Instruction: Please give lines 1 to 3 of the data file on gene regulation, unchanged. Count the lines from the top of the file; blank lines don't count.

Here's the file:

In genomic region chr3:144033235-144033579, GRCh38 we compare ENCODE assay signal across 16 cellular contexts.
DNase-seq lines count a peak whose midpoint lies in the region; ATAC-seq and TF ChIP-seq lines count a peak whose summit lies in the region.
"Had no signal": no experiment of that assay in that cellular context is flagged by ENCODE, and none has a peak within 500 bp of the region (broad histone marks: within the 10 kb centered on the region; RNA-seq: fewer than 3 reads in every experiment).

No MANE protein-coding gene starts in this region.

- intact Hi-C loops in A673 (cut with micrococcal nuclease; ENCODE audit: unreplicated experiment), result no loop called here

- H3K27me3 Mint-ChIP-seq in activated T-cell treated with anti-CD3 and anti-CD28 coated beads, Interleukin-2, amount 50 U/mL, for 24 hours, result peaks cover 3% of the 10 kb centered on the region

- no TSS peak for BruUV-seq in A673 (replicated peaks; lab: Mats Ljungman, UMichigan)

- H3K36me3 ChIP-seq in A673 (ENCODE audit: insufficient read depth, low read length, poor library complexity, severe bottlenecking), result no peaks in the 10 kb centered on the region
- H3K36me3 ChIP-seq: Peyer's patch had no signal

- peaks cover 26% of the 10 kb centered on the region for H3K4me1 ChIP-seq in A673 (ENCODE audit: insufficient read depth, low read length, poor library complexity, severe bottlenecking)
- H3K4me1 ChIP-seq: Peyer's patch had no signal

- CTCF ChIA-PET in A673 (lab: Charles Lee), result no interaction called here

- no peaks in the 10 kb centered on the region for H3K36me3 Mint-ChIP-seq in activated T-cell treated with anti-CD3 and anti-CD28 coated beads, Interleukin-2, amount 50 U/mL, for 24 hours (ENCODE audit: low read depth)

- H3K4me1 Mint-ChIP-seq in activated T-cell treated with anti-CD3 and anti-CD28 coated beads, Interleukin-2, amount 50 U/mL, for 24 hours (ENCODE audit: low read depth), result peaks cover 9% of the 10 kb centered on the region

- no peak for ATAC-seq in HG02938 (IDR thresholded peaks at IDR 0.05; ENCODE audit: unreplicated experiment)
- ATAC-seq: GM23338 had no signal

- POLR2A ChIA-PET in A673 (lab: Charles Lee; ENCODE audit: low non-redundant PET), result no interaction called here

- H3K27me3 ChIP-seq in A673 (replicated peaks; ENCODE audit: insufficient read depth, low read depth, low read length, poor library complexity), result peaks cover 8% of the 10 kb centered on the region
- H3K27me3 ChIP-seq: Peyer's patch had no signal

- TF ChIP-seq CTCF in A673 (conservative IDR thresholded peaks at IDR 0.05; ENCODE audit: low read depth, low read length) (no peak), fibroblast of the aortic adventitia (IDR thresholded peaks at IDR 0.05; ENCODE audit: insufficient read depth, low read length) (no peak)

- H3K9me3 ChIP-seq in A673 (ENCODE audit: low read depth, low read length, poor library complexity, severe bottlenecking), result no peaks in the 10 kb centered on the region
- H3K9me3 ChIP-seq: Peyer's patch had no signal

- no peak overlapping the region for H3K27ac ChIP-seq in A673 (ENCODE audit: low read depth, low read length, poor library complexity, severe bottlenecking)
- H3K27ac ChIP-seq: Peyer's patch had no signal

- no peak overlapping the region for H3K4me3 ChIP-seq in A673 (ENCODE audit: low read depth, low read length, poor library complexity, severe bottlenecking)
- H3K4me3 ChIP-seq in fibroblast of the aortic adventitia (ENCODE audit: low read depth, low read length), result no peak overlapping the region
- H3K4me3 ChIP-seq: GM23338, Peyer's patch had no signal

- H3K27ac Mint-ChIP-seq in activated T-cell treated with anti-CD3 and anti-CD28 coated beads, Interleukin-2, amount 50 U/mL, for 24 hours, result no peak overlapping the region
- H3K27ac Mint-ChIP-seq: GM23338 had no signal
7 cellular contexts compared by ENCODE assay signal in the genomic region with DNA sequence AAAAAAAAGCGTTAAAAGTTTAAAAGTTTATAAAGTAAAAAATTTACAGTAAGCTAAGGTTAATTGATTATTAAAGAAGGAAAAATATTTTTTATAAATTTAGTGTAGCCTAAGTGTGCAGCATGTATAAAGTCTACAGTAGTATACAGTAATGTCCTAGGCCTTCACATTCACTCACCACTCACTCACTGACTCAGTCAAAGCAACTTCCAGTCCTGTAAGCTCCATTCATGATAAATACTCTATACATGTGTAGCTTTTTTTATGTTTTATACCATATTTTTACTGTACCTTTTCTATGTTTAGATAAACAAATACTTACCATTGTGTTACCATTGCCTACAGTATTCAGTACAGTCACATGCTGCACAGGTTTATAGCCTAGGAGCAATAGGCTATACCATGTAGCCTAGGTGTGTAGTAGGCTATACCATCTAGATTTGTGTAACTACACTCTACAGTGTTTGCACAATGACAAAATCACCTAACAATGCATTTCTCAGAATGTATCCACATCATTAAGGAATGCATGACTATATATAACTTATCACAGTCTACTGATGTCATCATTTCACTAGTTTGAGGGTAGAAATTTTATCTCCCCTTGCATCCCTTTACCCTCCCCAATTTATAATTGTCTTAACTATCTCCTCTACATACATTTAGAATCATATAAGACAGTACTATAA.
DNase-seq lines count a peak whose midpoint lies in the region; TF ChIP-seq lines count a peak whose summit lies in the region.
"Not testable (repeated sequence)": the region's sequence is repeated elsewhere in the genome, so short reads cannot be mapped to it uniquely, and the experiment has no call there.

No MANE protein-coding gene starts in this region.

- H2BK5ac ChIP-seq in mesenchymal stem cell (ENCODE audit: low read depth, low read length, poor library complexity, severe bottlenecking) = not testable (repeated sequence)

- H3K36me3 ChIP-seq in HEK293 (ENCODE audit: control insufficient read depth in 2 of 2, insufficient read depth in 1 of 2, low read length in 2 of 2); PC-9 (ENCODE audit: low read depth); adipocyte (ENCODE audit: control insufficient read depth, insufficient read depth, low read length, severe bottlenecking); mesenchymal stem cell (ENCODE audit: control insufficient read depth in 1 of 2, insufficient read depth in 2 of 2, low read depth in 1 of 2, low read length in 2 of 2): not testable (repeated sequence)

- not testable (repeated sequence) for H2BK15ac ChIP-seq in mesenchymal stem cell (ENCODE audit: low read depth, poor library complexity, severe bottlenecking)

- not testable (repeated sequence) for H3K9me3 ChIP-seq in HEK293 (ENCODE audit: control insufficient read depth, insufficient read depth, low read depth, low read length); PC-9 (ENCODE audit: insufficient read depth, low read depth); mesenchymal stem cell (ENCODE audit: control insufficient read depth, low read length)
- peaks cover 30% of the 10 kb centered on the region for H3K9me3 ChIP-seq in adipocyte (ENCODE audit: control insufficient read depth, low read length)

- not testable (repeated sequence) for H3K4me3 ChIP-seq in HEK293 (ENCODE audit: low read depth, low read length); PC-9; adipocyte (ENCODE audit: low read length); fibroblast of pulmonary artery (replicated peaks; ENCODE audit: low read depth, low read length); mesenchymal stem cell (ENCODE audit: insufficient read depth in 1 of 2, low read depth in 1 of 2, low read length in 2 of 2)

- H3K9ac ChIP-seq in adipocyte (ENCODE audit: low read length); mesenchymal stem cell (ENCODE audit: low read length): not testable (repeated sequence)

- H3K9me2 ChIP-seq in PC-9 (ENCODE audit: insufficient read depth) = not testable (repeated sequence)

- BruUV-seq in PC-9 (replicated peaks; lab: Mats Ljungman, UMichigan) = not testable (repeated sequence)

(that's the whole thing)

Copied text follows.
In genomic region chr3:144033235-144033579, GRCh38 we compare ENCODE assay signal across 16 cellular contexts.
DNase-seq lines count a peak whose midpoint lies in the region; ATAC-seq and TF ChIP-seq lines count a peak whose summit lies in the region.
"Had no signal": no experiment of that assay in that cellular context is flagged by ENCODE, and none has a peak within 500 bp of the region (broad histone marks: within the 10 kb centered on the region; RNA-seq: fewer than 3 reads in every experiment).